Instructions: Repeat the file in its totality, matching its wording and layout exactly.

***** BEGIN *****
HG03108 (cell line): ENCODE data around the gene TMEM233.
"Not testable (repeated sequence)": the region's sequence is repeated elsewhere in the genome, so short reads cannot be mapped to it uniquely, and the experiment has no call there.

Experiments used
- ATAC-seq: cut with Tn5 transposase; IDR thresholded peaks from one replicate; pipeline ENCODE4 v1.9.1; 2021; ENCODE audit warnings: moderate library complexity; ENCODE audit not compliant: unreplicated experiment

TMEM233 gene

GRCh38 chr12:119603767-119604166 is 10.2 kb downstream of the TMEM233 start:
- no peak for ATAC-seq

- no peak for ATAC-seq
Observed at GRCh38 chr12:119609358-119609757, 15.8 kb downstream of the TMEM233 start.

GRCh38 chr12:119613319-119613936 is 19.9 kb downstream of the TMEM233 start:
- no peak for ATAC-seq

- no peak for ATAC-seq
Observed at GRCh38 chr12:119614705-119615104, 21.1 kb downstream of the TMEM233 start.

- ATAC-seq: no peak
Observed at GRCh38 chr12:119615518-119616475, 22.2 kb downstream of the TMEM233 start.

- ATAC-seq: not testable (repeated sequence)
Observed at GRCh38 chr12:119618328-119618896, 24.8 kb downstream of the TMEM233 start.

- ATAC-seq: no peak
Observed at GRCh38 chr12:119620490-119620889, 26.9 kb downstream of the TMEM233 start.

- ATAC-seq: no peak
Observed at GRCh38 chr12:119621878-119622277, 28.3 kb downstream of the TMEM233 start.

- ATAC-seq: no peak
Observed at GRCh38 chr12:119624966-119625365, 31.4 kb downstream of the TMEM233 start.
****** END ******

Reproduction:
HG03108 (cell line): ENCODE data around the gene TMEM233.
"Not testable (repeated sequence)": the region's sequence is repeated elsewhere in the genome, so short reads cannot be mapped to it uniquely, and the experiment has no call there.

Experiments used
- ATAC-seq: cut with Tn5 transposase; IDR thresholded peaks from one replicate; pipeline ENCODE4 v1.9.1; 2021; ENCODE audit warnings: moderate library complexity; ENCODE audit not compliant: unreplicated experiment

TMEM233 gene

GRCh38 chr12:119603767-119604166 is 10.2 kb downstream of the TMEM233 start:
- no peak for ATAC-seq

- no peak for ATAC-seq
Observed at GRCh38 chr12:119609358-119609757, 15.8 kb downstream of the TMEM233 start.

GRCh38 chr12:119613319-119613936 is 19.9 kb downstream of the TMEM233 start:
- no peak for ATAC-seq

- no peak for ATAC-seq
Observed at GRCh38 chr12:119614705-119615104, 21.1 kb downstream of the TMEM233 start.

- ATAC-seq: no peak
Observed at GRCh38 chr12:119615518-119616475, 22.2 kb downstream of the TMEM233 start.

- ATAC-seq: not testable (repeated sequence)
Observed at GRCh38 chr12:119618328-119618896, 24.8 kb downstream of the TMEM233 start.

- ATAC-seq: no peak
Observed at GRCh38 chr12:119620490-119620889, 26.9 kb downstream of the TMEM233 start.

- ATAC-seq: no peak
Observed at GRCh38 chr12:119621878-119622277, 28.3 kb downstream of the TMEM233 start.

- ATAC-seq: no peak
Observed at GRCh38 chr12:119624966-119625365, 31.4 kb downstream of the TMEM233 start.